Q&A: “AVA’S POSSESSIONS” Writer/Director Jordan Galland Talks the 12 Steps of Humorous Horror


Got a problem with spirits? Demon grabbed your soul? Jordan Galland’s AVA’S POSSESSIONS has just the 12-step program for you. The writer/director talks his horror/comedy, out on DVD today from Entertainment One, in this exclusive FANGORIA interview.

You may not be responsible for your actions while “under the influence” of some supernatural being, but once it’s been exorcized, you’ll be tried and sent to Spirit Possession Anonymous for all the bad that went down. The eponymous Ava (Louisa Krause, interviewed here) has to attend that group, as well as apologize to the owners of the places she trashed and the people she hurt—and, given all that blood in the living room, probably killed. All that murder and mayhem was not her fault, though; it was the fault of a malignance known as Naphula the Anointed. Now all Ava needs is some self-control and a sponsor, and maybe she can beat this thing…

FANGORIA: Why take AA into demonology?

JORDAN GALLAND: I wasn’t trying to make a statement on AA at all; it was more that I love possession films and wanted to make one, but I was trying to find a new angle to approach it with. I was fascinated by the way people in recovery have inner demons, and drugs and booze can be demons, and also we call wine and alcohol “spirits,” so it was about playing with and exploring that metaphor. I also wanted to explore what would happen if a woman had to get her life back together after being possessed, so that inherently had a kind of recovery arc to it.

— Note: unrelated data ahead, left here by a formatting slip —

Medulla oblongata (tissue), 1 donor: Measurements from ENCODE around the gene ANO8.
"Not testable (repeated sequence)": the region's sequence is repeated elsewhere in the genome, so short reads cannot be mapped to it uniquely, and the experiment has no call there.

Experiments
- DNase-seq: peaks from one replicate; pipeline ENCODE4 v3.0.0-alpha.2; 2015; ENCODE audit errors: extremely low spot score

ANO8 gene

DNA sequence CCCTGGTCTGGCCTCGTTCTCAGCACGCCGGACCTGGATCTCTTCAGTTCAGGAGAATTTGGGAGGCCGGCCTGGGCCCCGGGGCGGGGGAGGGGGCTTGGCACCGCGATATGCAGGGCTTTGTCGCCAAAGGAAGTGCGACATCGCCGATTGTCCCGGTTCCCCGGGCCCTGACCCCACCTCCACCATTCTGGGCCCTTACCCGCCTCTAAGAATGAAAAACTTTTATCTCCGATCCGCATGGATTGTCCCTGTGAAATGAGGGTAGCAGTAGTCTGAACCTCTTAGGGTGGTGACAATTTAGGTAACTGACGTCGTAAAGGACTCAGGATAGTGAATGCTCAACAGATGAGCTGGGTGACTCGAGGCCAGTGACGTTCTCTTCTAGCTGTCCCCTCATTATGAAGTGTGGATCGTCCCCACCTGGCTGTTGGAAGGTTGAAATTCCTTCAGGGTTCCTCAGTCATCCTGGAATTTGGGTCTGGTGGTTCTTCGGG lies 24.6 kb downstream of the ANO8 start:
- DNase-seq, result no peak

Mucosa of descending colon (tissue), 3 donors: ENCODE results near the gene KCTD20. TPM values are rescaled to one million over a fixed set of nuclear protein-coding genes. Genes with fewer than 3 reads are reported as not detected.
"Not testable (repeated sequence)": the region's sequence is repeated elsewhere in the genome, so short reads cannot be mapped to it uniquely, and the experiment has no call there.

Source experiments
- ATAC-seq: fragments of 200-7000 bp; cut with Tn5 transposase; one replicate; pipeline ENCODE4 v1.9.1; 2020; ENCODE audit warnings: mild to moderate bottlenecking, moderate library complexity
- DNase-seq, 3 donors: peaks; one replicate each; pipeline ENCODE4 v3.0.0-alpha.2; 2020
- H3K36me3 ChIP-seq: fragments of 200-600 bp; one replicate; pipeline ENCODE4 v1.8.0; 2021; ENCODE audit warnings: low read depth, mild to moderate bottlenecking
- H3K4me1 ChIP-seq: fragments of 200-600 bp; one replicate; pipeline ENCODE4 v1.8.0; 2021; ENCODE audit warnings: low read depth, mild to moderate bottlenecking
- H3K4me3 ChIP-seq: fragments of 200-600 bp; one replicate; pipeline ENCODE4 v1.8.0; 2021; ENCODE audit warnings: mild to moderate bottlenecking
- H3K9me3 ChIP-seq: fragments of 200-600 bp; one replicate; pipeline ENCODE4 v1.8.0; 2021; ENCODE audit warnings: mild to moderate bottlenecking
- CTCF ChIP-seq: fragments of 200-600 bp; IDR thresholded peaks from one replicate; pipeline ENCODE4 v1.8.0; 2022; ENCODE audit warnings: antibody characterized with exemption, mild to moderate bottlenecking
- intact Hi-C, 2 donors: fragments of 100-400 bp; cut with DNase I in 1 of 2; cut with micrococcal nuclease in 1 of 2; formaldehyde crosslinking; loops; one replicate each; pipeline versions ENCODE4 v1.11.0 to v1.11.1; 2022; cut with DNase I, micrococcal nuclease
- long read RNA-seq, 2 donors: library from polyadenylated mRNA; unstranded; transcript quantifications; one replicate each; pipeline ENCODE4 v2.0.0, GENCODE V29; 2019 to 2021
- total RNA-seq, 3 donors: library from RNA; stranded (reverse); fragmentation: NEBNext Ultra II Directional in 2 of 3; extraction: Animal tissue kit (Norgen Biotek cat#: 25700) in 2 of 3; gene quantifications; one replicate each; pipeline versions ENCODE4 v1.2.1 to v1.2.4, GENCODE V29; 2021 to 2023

I found that there was a real natural humor to be had there, talking about possession in this matter-of-fact way, and the recovery-group idea was very funny to me in that sense. I don’t think recovery groups themselves are funny, but the idea was, what else would you do after going through a possession? You would want to meet other people like yourself. Then the idea occurred to me that if you broke the law in various ways while you were possessed, and society couldn’t necessarily prove that one way or another, you would either go to jail or go to this program. That had a strong, firm logic to me.

Also, the types of things that demons have their hosts do in most movies like this are taboo sorts of actions: Girls will become promiscuous or talk about sex and curse, like in THE EXORCIST. So that inspired me, because there’s a demonization of women that happens in this slut-shaming culture we live in, and a double standard for men. I feel like the conversation about this is now a lot louder, and we’re changing our views on inequality, but traditionally, for the last, like, thousand years, there’s been this double standard. There are a lot of levels on which this story works.

FANG: How closely did you want Spirit Possession Anonymous to mirror actual 12-step groups?